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Economy in Brief

EMU Inflation Remains Astonishingly Muted; What Does That Tell Us?
by Robert Brusca  May 3, 2018

The chart tells the tortured story of recent EMU inflation trends. Inflation remained low in the wake of the financial crisis and then the EMU area transitioned into a period with sporadic deflation. After mid 2016 it broke away from the deflation risk and inflation ran up relatively briskly. There were complaints from Germany and other ‘hard-money’ members in the EMU that the ECB was not reacting fast enough to rising and potential inflation pressures. But in early 2017, worldwide and EMU pressures shifted again and did so sharply. Inflation receded from its peak. And then it began to stabilize and increase more slowly. Now in early 2018, we are trying to figure out where we are in this convoluted price-trend process. Is inflation still stabilizing or is it eroding?

ECB Chief Economist Peter Praet told us just today that the ECB is making substantial progress in lifting inflation. But the HICP is up by only 1.3% year-on-year and the core is up by 1.1% year-on-year. It seems to me that Praet is trying to put lipstick on a pig. Praet’s quote on the subject is simply this:
“We cannot yet declare ‘mission accomplished’ on the inflation front, but we have made substantial progress on the path towards a sustained adjustment in inflation" (Source here).

As we saw in yesterday’s news, GDP in the euro area slowed in Q1. Today a new set of forecasts from the EU Commission has kept the outlook for the EMU unchanged for the next two years but has flagged a higher risk factor. There has been a global slowing in progress. GDP by all the early reporters (see yesterday’s research report) showed decelerations were everywhere except in the U.S. on year-on-year growth rates. Clearly the central banks are not out of the woods, the economies are not out of the woods and some policymakers seem to be lost in the woods (not to be confused with the new Netflix series Lost in Space).

It is interesting to juxtapose the European situation to that of the U.S. where, after a central bank meeting just yesterday, the Fed appears to have a clear path and few obstacles in its way on the way to higher interest rate levels. The Fed is now hitting or all-but-hitting its inflation objective (the headline PCE is there but the core is still ‘a tick’ short).

Globally, unemployment is extremely low, with similar developments in the U.S., Germany the U.K. and Japan to name a few. But is U.S. inflation clearly on an upswing? Is EMU inflation falling or stable? How can the U.S. build inflation pressures if Europe is not? And if the dollar is on an upward path, can U.S. inflation rise very much? Has the Fed begun to count its chickens before they are hatched?

The U.S. inflation trend’s return to target has been long awaited and now it is embraced with little skepticism. Europe’s inflation trends are not clear. In Europe, core inflation, the more stable series, is at 1.1% over 12 months; it then ticks up to a 1.3% pace over six months and three months. Looking at the country level data inflation in Germany, France, Italy and Spain, inflation rises in six months above the 12-month pace then declines over three months from the six-month pace. And except for Germany, the pace of inflation over three months is lower in each of these countries than the pace over 12 months. That is also true of the overall EMU inflation rate but not true for the EMU core.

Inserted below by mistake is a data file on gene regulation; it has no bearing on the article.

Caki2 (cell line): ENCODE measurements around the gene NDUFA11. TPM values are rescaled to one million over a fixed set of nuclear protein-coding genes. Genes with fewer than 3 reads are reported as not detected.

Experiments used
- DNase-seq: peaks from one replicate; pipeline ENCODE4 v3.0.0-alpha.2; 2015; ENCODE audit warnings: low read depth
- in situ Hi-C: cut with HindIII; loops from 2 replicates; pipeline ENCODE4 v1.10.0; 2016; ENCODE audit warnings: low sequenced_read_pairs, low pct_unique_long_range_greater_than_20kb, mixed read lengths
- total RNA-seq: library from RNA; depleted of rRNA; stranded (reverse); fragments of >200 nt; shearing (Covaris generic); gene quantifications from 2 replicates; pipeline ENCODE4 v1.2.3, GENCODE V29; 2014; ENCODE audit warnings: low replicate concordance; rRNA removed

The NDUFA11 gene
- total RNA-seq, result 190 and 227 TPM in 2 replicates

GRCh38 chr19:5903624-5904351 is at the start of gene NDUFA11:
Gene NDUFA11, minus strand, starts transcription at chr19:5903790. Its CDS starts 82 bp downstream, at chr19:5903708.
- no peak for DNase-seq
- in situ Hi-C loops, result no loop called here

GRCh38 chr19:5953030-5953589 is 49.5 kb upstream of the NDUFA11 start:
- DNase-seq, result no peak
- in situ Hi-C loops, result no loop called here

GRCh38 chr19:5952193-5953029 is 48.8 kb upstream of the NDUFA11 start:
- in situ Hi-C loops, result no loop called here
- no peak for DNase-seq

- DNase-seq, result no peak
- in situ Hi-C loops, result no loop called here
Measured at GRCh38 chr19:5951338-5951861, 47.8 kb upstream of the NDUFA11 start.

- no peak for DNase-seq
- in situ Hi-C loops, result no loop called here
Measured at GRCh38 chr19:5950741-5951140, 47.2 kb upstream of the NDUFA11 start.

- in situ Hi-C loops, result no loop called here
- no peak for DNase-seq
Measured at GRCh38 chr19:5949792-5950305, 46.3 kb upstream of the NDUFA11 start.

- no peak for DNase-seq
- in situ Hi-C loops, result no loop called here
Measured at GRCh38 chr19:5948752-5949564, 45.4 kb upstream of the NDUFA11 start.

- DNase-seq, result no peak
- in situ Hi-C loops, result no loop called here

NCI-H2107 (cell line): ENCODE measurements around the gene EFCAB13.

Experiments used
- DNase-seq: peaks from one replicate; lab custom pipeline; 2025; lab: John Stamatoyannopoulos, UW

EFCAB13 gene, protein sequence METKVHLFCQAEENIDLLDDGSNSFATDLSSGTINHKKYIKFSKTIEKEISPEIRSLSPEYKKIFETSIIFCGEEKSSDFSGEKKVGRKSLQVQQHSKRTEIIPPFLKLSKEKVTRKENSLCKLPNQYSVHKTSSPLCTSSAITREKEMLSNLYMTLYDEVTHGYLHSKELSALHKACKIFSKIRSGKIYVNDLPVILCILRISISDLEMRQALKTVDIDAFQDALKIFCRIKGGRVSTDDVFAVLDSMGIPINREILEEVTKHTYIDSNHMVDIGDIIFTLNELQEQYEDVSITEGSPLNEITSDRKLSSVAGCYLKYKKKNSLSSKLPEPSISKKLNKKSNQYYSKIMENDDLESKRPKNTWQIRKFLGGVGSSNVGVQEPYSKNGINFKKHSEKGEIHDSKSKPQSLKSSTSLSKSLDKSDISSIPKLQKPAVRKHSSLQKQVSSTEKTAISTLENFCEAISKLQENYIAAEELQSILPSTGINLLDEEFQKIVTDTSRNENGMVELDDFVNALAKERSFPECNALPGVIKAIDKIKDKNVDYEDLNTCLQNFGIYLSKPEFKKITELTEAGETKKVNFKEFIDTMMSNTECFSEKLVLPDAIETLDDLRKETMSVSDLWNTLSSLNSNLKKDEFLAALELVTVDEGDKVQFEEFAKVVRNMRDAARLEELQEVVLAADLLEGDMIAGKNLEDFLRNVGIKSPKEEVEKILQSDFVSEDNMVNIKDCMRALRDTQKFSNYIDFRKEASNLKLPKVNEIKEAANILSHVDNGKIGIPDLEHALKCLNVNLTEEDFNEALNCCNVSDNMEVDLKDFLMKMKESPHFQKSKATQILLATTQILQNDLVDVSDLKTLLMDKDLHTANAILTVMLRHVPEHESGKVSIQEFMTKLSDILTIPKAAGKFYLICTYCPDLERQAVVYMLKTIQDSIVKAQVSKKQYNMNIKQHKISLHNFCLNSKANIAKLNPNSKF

The turn lower for EMU inflation was a surprise. And the slowing in Europe and in the global economy also has been unexpected. The U.S. is showing signs of a slowing as well as is PMI gauges have receded; the nonmanufacturing ISM just today moved lower in April. The U.S. consumer has been a major disappointment. It is not at atmosphere for optimism. While the U.S. data are not as questioning as the data of Europe, one of the most perplexing and in its own way disturbing signs is the sharp drop in U.S. imports logged in today’s trade report. Imports come in to satisfy domestic demand; and if this demand is weakening, imports weaken or drop since they are more volatile than demand itself. If that is the message, it is a bad sign. The arithmetic effect of lower imports is to boost GDP. So that calculation is confusing as it is going to send GDP in one direction and perhaps signal that trends are heading in the other direction. The U.S. paradigm seems to be up for grabs and that is in train just as the inflation picture offered the promise of being resolved.

Growth and inflation trends globally have hit an air pocket and we are waiting to see where things will settle down. For my tastes, it is too soon for the Fed to declare inflation victory. It was careful not to do at its recent meeting. But the ECB seems to be too defensive and too eager to try to shore up confidence that it has inflation on the right path. Central banks have learned in this cycle the importance of managing market expectations. I view the ECB’s Praet’s remarks in that perspective. His mouth may be the ECB’s most effective weapon. Still, talking alone cannot make it so. But the ECB definitely wants to avoid any backsliding. Yet, it has few tools at its disposal and none that it wants to use. If the Federal Reserve has little room to move should conditions deteriorate the ECB has even less. We have moved into an uncomfortable waiting game surrounded by economic uncertainty and enveloped in geopolitical chaos. I feel like a kid again sitting with trepidation in the waiting room of my dentist, not knowing what lies ahead but sure that it will be painful.

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